RHD Releases DexKnows iPhone App

I’m a bit late writing about this news (Greg Sterling wrote about it here and the Kelsey Group guys here) but RHD has just released a series of DexKnows mobile apps & services.  I recently had the opportunity to connect with Deborah Eldred, Director of Mobile at RHD, to discuss the new offer.

dexknows-mobile-apps

Highlights:

  • Developed by MobilePeople
  • Covers the whole mobile “value chain”: text messages, mobile browser version, downloadable client applications, iPhone application
  • They looked at ComScore data to focus development on the most important phone models/carriers
  • They developed a specific search “taxonomy” by looking at top categories in a mobile context. They also regrouped categories in three most-used metacategories called Gettin’ Grub (food & restaurants), Havin’ Fun (entertainment), Goin’ Places (travel)
  • Search results are ranked by centroid, currently the center of the city, but eventually the user geo-location

I asked Deborah how the Dexknows offer was differentiated from other offers out there. She mentioned the following:

  • Focused on relevant experience for mobile users (as opposed to advertiser-focused)
  • Most important mobile categories have been grouped and surfaced on the home page
  • People search (data provided by Whitepages.com)
  • RHD covers the whole mobile value chain, from text messages to iPhone app
  • They have great content in their in-region territory.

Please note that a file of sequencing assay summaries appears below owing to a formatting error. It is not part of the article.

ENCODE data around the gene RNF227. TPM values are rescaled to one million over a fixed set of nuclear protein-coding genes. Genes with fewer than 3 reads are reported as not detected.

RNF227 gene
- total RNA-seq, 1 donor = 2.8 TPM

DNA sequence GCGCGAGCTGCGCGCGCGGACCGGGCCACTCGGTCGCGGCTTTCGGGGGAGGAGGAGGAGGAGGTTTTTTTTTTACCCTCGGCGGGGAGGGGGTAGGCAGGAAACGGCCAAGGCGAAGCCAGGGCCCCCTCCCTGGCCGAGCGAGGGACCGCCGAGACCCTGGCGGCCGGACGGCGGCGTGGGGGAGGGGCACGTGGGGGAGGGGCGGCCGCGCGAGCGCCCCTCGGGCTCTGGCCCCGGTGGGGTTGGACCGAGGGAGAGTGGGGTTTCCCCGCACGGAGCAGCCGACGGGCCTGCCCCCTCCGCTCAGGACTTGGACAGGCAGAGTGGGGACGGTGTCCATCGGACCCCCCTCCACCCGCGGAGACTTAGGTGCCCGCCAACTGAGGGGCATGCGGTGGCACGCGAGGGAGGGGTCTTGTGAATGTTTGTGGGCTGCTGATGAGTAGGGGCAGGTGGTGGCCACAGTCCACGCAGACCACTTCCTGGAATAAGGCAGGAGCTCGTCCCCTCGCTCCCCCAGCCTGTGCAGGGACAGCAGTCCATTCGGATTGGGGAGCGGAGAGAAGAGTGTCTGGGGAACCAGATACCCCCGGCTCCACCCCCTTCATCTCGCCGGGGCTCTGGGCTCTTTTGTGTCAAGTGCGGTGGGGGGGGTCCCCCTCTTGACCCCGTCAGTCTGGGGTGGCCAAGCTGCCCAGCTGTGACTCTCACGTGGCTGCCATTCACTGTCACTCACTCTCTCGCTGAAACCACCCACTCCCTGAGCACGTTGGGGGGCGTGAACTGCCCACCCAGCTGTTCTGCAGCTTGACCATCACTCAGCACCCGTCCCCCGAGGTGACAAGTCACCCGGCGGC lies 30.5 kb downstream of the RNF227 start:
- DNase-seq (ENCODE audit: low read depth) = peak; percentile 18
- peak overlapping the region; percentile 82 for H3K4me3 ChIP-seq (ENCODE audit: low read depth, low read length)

You can go to m.dexknows.com to use/download the various versions and a short video shows the various features.

Update: Yellow Pages Group in Canada has also released applications for the iPhone and Blackberry. Canpages had released an iPhone app about two weeks ago.

What it means: happy to see that directory publishers are releasing new mobile apps. Obviously, in the medium/long term, it is a critical component of the distribution mix. But I think, in the short term, it plays an important perceptual role with the sales team and advertisers.

CanPages.ca Introduces Its Own Street View Feature

According to CTV’s Chris Abel, CanPages.ca, the local search site of [praized subtype=”small” pid=”58d245fd7e8f20800dee0ecd3af21f08″ type=”badge” dynamic=”true”], the independent Canadian directory publisher, has launched its own Street View feature. CanPages has partnered with San Francisco-based MapJack to deploy this technology in Canada.  Abel says it’s very similar to Google Street View but includes new features such as “a fullscreen mode and paths that explore pedestrian walkways as much as they do the streets ruled by cars and trucks.”

You can see it in searches in Vancouver, Whistler, or Squamish (all in British Columbia). As for future expansion, “the company plans to expand to include Street Views of Toronto and Montreal next, followed by as much of Canada as possible.”

Vancouver Street View Canpages

In the last few days, an ad for a video camera operator has appeared in a Quebec job site, making people think Google was going to capture Quebec City in Street View. It’s possible but I suspect it might be an ad for the first French Canadian street view deployment of CanPages.ca.